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Zuko calling… Zuko calling… Zuko calling…”

 

The mechanical voice coming from her phone didn’t seem to have any plans of stopping soon. She groaned. She knew her friend’s one-track mind and determination; there was no way he’d let her ignore his call just to get a couple more minutes of sleep.

 

Feeling around for her phone on the bedside table, she swiped the screen with practiced precision.

 

“You better have a damn good reason for waking me up, Sparky,” she growled, her voice muffled by her pillow.

 

“Toph!” The raspy voice on the other line blurted out hurriedly, “I need to know if you still have contacts with jewelers in Ba Sing Se or Gao Ling. It’s really important.”

 

Toph yawned hugely and rolled to her side before answering. “Finally. It’s about time you proposed to Sugar Queen.”

 

There was a very awkward pause on the other side. “...I never said anything about proposing to Katara.”

 

“Oh,” Toph grinned to herself. “Then I guess there’s no real reason for you to wake me up. Bye, Sparky!”

 

“Wait!”

 

Toph smirked. “What was that?”

 

“I’m looking for jewelers because…” Toph rolled her eyes at the sound of him coming up with an excuse. “...because I’m working a case on… mining companies taking advantage of… of the growing jewelry industry?”

 

Toph guffawed. “Nice try, Mr. Suits.”

 

“Whatever!” Zuko shouted in frustration. Toph held the phone slightly away from her ear. Did he forget how sensitive her hearing was? “I just really need your help on this. I don’t want to mess anything up, it’s really important to her!”

 

“Who’s ‘her’, the mining companies or the growing jewelry industry?”

 

Zuko groaned on the other end of the line.

 

Toph snorted slightly. Forcing the truth out of someone was such a great way to start the day— even if the target was as easy to read as Zuko.

 

Fine, I concede, I’m looking for an engagement ring for Katara and I hate all the ones I saw here in the Capital. Will you please just help me?”

 

“You wore me down, Sparky.” She said sarcastically, stretching as she sat up on the bed. “Don’t get your hopes up, though. I may know a couple of jewelers here and there, but I require a finder’s fee. You probably can’t afford it.”

 

“Are you seriously extorting me when I have to save up for the wedding?” She could hear his awe underneath his exasperation.

 

“Slow down, Hotman.” Toph teased. “You don’t even know if she’ll say yes.”

 

“Toph!”

 

She’d already hung up and gone back to sleep.

 


 

“You know, nine out of ten marriages end in divorce.”

 

Zuko tried to keep an indifferent mask as he sat across his sister in the cafe near her condo. She was examining her nails boredly, seemingly as indifferent as he was when he relayed his plans to propose to Katara.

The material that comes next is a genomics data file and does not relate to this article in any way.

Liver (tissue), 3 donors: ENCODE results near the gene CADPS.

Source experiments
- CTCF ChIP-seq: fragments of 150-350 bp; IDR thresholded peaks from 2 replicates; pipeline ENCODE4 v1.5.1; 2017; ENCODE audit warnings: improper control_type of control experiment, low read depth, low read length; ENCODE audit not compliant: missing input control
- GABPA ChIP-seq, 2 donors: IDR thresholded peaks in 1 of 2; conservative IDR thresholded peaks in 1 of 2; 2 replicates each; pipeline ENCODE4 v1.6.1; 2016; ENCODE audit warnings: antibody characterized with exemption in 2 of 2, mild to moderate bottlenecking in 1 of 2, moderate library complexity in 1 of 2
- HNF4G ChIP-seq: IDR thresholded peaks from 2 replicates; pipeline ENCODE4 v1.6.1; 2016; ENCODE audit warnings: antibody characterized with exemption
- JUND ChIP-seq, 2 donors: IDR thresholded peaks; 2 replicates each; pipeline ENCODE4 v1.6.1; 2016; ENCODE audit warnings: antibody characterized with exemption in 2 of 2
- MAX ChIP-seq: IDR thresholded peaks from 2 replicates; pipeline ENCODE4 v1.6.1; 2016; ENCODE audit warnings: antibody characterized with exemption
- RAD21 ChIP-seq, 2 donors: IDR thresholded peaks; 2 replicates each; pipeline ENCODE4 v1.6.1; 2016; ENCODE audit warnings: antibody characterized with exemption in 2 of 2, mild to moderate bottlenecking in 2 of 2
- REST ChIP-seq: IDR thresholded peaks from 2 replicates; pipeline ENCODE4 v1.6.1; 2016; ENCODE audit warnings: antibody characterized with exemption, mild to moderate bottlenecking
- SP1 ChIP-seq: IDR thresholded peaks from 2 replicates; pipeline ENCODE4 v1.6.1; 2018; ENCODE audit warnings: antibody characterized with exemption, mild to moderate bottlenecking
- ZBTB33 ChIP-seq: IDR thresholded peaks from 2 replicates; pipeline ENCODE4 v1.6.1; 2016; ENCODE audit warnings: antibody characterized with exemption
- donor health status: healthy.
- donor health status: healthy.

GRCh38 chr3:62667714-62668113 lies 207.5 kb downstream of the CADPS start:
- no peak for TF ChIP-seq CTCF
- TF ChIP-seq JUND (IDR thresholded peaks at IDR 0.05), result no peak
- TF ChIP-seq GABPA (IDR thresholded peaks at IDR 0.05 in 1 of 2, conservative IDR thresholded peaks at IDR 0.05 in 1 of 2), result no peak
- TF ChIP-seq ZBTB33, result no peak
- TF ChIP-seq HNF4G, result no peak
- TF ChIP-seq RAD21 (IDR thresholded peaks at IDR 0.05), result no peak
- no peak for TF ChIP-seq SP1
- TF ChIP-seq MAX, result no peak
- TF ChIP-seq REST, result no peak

“I don’t even know why you want to get married, anyway,” Azula continued, surveying him over her manicured fingers. “It’s not like we had such a great example, growing up with Mom and Dad.”

 

“I know,” Zuko said levelly, trying to keep his irritation in check. Why was it so hard for his sister to be supportive? “I still want to marry her, though.”

 

“You’re an idiot,” she declared by way of showing affection, rolling her eyes at him.

 

“I know,” he replied casually, taking a sip from his cup.

 

“Gods,” Azula muttered as she held a cigarette between her red-painted lips, “If I ever settle down, I’ll make sure I’ll be the one proposing, not him.”

 

“Why?” Zuko asked, although unsurprised.

 

Azula smirked as she blew smoke into his face. “That way, I win.”

 


 

 

“Who’s gonna be your best man?” Sokka squawked. “Don’t tell me it’s Aang. Do not say Aang.”

 

He’s perfectly okay with Zuko marrying his baby sister. He’s a decent guy, and Katara’s a grown woman with a good head on her shoulders, blah blah blah. He wasn’t that worried. He knew Katara could easily kill Zuko in his sleep if he ever hurt her.

 

(Not that Sokka would let her kill one of his best friends. And if she did, he’d still help her bury the body. Needless to say he was in a tough situation with those two.)

 

What Sokka wasn’t perfectly okay with was Zuko’s choice of best man. It had to be him. Please, please let it be him.

 

He gnawed anxiously on his fried chicken as Zuko huffed and pinched the bridge of his nose.

 

“Sokka, does it really matter?”

 

Does it really matter?” Sokka repeated incredulously. He pointed his drumstick at Zuko’s face. “Buddy, you’re my only chance to be a best man! Aang would never get married, he’s a monk; Toph would probably end up with a lot of kids from a lot of different guys; Haru will definitely pick Teo— I gotta be your best man, Zuko!”

 

“She hasn’t even said yes yet!” Zuko exclaimed. “I haven’t even gotten a ring—”

 

“What ring?”

 

The two men froze as Katara strode into the apartment, taking out her earphones and toweling off from her run.

 

“We were just talking about—” Zuko started.

 

“Lord of the Rings!” Sokka supplied. “You know, with that little goblin creature who keeps saying ‘my precious’—”

 

Zuko swiftly kicked him under the dining table.